Environmental law news podcast  – July 2021

Environmental law news podcast  – July 2021

Welcome back to the LexisPSL Environment News podcast. Following the pandemic induced hiatus to the podcast series, Chris Badger and Mark Davies of 6 Pump Court are back throwing a spotlight on key environmental law news stories. In this July 2021 update, they take us through:

  • the climate change litigation judgment of the Dutch Court in Milieudefensie et al v Royal Dutch Shell plc
  • the Environment Agency’s National Crime Survey results
  • the meaning of waste case looking at ‘fluff’ in Customs and Excise Commissioners v Devon Waste Management Ltd; Customs and Excise Commissioners v Biffa Waste Services Ltd [2021] All ER (D) 86 (Apr)

To listen to the whole podcast, click here, or listen to: 

Climate change litigation judgment of the Dutch Court in Milieudefensie et al v Royal Dutch Shell plc – listen from 0.38 mins

In the first part of the podcast, Chris and Mark discuss the most recent judgment in the Dutch climate change litigation case against Royal Dutch Shell (RDS). They provide insights into the use of the Dutch private law to extend the principle that the State has a positive duty under human rights law to act against climate change to RDS and consider what this means for other companies.

Environment Agency’s National Crime Survey results – listen from 4.17 mins

In this part of the podcast, Mark and Chris take us through the Environment Agency National Crime Survey results, assessing the impact of waste crime on the waste industry, landowners, farmers and associated sectors. They explain how the intention of the Survey and report is to see how regulation can more effectively combat the growing problem of waste crime.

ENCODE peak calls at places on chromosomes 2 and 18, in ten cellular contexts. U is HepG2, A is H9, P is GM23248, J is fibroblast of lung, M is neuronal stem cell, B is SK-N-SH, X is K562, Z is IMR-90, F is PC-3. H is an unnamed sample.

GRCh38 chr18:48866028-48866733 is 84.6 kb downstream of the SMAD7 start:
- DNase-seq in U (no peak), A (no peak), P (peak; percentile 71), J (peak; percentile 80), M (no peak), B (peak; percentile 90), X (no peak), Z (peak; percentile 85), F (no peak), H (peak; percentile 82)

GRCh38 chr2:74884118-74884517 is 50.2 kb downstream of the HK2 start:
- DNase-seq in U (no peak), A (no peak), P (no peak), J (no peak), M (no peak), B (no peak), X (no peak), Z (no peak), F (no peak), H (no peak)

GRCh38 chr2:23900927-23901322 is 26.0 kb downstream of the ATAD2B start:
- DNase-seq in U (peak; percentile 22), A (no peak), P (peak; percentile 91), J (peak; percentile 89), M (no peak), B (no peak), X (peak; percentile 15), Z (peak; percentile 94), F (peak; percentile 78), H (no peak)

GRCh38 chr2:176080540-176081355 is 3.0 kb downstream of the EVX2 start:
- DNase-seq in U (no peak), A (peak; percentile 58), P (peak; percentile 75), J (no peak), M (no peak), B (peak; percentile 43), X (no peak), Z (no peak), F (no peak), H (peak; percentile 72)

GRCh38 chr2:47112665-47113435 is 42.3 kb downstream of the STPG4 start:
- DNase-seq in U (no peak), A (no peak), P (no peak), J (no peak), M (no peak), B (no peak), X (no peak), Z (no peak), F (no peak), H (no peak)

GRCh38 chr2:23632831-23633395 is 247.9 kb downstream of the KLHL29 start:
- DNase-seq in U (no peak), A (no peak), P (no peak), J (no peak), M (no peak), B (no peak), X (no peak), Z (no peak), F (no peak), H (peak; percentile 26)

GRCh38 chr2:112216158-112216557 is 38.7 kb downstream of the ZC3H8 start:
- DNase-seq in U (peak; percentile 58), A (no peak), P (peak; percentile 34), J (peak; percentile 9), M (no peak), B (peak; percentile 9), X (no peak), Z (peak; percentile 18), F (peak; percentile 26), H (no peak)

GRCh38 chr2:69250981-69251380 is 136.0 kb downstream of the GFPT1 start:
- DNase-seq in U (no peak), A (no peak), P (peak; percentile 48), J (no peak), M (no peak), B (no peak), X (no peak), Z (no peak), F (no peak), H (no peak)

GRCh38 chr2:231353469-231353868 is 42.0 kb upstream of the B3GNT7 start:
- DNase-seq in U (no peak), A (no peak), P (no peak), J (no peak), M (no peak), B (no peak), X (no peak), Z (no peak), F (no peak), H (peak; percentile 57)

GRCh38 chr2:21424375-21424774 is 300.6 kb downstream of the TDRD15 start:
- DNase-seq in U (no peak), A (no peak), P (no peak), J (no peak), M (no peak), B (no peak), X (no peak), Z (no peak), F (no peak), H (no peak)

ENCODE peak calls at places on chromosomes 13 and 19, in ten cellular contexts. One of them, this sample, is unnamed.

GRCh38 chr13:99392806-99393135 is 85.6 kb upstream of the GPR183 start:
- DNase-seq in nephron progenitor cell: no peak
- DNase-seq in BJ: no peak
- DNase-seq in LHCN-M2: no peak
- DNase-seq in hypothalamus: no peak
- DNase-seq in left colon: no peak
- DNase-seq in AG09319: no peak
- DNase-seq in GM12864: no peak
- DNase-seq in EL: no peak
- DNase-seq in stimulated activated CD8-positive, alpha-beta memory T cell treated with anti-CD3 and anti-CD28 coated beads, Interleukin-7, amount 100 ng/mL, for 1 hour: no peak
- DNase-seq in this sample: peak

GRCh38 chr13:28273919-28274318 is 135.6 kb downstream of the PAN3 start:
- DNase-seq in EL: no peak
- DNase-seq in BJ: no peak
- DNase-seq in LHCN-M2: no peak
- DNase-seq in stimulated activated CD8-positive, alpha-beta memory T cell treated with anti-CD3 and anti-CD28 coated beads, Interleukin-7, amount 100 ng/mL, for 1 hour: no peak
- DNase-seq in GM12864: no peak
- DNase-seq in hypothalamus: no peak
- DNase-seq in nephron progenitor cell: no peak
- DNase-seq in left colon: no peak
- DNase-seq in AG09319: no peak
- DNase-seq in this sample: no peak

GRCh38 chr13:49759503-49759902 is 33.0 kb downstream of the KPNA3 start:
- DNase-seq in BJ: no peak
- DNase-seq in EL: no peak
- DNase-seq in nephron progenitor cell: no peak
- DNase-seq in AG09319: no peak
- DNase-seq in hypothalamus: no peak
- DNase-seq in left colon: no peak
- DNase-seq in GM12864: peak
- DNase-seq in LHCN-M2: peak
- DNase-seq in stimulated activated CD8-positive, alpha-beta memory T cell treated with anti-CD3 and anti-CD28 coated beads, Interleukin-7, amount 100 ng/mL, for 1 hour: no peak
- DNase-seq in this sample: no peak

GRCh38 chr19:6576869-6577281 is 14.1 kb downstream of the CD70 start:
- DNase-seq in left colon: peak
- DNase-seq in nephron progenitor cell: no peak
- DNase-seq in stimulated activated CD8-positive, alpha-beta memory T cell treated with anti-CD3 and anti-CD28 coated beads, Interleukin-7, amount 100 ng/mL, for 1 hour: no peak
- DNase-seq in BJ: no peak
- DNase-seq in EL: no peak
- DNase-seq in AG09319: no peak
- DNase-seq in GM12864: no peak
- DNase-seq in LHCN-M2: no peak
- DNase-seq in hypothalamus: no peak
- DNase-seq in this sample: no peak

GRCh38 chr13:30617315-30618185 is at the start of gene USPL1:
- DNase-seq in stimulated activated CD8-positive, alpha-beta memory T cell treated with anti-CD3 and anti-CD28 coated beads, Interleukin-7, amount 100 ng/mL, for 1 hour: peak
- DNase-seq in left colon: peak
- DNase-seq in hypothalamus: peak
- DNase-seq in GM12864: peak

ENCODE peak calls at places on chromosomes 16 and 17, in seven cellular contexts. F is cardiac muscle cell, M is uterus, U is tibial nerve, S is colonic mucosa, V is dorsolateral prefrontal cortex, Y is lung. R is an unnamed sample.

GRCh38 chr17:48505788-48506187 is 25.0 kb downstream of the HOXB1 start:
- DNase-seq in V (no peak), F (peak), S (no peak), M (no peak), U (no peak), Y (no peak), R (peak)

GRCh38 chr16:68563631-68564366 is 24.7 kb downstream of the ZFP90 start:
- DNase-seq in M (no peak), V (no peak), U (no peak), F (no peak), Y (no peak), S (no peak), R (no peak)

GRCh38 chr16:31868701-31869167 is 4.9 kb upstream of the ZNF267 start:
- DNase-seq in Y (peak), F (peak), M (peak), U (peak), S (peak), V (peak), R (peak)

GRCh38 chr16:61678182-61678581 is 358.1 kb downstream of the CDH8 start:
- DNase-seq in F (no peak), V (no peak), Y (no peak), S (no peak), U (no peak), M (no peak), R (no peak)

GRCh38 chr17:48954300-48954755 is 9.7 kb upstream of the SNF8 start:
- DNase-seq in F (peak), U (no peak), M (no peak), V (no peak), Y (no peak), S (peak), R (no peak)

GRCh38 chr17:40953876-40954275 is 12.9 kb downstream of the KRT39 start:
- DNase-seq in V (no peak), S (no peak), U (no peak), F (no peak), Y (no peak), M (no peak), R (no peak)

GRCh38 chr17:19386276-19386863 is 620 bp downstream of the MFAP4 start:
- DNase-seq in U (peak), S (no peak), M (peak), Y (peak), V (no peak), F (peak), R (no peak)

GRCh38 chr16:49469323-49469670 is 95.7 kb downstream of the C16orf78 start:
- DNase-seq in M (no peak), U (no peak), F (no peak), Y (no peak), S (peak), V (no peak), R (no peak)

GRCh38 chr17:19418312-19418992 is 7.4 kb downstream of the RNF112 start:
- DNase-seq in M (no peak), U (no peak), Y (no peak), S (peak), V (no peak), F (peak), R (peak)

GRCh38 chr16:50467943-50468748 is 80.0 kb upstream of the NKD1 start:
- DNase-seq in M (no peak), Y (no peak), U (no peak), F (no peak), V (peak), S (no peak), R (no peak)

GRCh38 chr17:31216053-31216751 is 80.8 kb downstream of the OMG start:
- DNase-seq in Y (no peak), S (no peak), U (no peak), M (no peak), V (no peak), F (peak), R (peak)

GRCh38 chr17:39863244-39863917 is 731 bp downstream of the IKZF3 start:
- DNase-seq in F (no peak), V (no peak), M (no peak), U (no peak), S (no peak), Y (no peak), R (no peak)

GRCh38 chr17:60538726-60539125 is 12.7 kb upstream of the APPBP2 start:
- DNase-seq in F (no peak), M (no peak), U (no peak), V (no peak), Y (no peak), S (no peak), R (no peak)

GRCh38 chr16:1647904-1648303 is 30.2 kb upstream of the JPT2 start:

Meaning of waste case looking at ‘fluff’ in Customs and Excise Commissioners v Devon Waste Management Ltd; Customs and Excise Commissioners v Biffa Waste Services Ltd listen – listen from 7.48 mins

In the final part of the podcast, we hear about a meaning of waste case and whether the ‘fluff’ used to line landfill cells is considered to be waste and should therefore attract liability for landfill tax. Mark and Chris explain how the judgment was made, highlighting some of the pitfalls in definition of waste cases.

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About the author:

Simone is an environmental law specialist and is head of LexisPSL Environment.

Simone moved to LexisNexis from Clyde & Co where she trained. Whilst at Clyde & Co Simone gained experience in contentious work, including large scale arbitrations, private claims and regulatory breaches, and a variety of non-contentious issues. Some of her experience includes the EU Emissions Trading System, the domestic Carbon Reduction Commitment Energy Efficiency Scheme, environmental due diligence, Energy Performance Certificates, permitting requirements and contaminated land.

Simone has written a number of articles, which have been published in various journals and is a trustee of the United Kingdom Environmental Law Association (UKELA).